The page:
Update: Sorry kids, the boat is sold.
You are looking at one of the greatest kayaks ever built and it could be yours for only $800 firm. Behold the Slipstream designed by the late, great Derek Hutchinson and manufactured by Current Designs.
The slipstream is 10 years old and she has taken me all over Georgian Bay and
This boat has been highly customized over the years including:
I will be straight up with you; I wouldn’t describe this baby as like-new or even in newish condition. The fact is she is well used, so if you are looking for a scratch free boat, keep looking. There are a couple of minor chips in the fibreglass here and there but there are no structural cracks in the hull or anything like that.
She is still a fine boat with years of life still in her.
Please note that with the custom bulkhead it is going to be a tight fit for anybody with an inseam longer than roughly 32”. It’s possible to cut out and move the bulkhead if you find the fit too tight for your monster long legs.
The boat is located in downtown
If you are looking to purchase your first kayak and looking for a high performance boat at a cheap price, you found her.
If you want to see the full collection of photos in high resolution click here.
Update: Sorry kids, the boat is sold.
Back in 1930 UK explorer, H.G. Watkins (the guy in the photo above) gathered a team together to see if a new air route between Britain and Canada could be established rather then flying across the dangerous ocean. The proposed route was to cross the Arctic via the Faroes,
Along with figuring out the route, the 14-man team had a goal to map the very poorly understood Greenland shoreline as well as gather climate data of the icecap of
All in all the year-long expedition was quite a success and it have some slow times allowing the team to take some kayak lessons from the local people living in
The footage below was captured in the summer of 1930 and shows members of the expedition in the last half.
Two interesting observations from the film; first, it’s clear towards the end of the footage, it’s team members rolling and playing around in the boats so they must have had enough time (and willingness to get wet) to actually learn how to roll. Could these be one of
The second thing I realized that even 82 years later, as soon as a group of kayakers who can roll get together somebody always wants to organize some sort of synchronised rolling demonstration.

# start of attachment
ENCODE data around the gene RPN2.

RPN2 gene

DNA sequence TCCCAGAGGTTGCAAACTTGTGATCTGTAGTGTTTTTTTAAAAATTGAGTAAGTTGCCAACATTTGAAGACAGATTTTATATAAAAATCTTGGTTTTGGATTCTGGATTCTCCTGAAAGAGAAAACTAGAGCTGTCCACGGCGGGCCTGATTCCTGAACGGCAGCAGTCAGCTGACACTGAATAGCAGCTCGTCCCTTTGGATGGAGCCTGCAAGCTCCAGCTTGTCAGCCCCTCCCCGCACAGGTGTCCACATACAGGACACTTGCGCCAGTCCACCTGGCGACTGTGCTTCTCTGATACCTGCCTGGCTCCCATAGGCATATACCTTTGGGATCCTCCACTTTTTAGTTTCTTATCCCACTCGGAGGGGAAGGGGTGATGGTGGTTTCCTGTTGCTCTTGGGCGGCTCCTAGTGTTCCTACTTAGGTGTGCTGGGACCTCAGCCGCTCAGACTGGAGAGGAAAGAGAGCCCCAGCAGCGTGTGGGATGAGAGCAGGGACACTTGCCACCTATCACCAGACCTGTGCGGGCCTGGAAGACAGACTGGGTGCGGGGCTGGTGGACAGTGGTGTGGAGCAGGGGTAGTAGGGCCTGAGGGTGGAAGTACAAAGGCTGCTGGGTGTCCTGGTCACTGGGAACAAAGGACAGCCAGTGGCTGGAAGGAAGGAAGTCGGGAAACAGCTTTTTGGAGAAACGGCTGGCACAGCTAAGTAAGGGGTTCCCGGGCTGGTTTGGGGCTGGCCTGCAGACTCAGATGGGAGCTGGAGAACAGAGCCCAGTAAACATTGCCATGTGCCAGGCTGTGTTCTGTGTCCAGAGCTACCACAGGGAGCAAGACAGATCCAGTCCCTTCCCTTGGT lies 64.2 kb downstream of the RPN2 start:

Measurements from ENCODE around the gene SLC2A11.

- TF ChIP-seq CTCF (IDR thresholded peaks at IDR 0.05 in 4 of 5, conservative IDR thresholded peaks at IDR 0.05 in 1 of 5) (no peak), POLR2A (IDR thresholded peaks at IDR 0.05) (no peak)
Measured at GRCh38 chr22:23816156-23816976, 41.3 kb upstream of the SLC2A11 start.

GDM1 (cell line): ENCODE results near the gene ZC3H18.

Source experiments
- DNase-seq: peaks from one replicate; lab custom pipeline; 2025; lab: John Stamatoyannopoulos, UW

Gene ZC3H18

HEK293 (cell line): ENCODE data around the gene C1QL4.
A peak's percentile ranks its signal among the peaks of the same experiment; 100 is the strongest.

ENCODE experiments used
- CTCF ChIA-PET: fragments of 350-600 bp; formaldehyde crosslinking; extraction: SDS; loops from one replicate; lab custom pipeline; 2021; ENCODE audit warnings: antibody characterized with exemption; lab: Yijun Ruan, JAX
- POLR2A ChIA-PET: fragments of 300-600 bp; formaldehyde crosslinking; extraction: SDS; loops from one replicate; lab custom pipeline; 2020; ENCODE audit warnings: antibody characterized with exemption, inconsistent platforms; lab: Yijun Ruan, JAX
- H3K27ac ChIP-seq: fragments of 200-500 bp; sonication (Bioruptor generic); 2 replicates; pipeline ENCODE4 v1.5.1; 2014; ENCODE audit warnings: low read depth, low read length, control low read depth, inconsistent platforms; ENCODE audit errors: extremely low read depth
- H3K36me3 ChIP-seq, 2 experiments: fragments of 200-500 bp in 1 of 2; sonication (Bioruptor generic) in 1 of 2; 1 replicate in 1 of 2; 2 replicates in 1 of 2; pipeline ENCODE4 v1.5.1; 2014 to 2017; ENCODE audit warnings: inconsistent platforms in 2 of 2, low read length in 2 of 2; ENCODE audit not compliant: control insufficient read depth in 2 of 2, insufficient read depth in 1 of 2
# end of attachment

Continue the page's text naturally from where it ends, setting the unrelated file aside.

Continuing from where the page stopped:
Of course not everything on the expedition went smooth. During the winter of 1931, Augustine Courtauld volunteered to live solo at the weather station in the interior of
Freeze Frame has a better description of his adventure then I could ever make up:
Having left his spade outside [the station], Courtauld had struggled with the snow, it had filled both the exit and the openings into the snow house and stores. He had also been troubled by the loss of paraffin from two slightly punctured tins, this resulted in a shortage of fuel and as he also ran out of candles he had to spend some time in the dark. He also ate his meals uncooked so that the limited supply of fuel could be conserved to melt drinking water.
More info and fantastic photos can be found here.
Update: Upon further investigation, I found out that expedition leader, G.H. Watkins went back to Greenland in 1932 on a second expedition which would sadly end in tragedy for him.
During both the 1930 and 1932 trips to Greenland he spent a lot of time with the local people becoming quite proficient at kayaking. In fact he fell in love with the activity and people so much that the expedition was one of the first to make use of indigenous techniques and methods. He and his men were so at hunting seals from a kayak that they planned on not bringing any food for their 1932 expedition but rather live off the land completely. At the time this was completely unheard of especially by citizens of British society who looked down at the people of Greenland as savages.
Sadly the method of travel for the expedition wasn’t to come about as Watkins drowned in his kayak while he was out hunting on his own one day.
G.H. Watkins legacy to polar exploration was a real shift in mindset in how future expeditions are carried out; as well he planted the seeds of respect for the local people. It’s best described on the very fascinating site, Freeze Frame: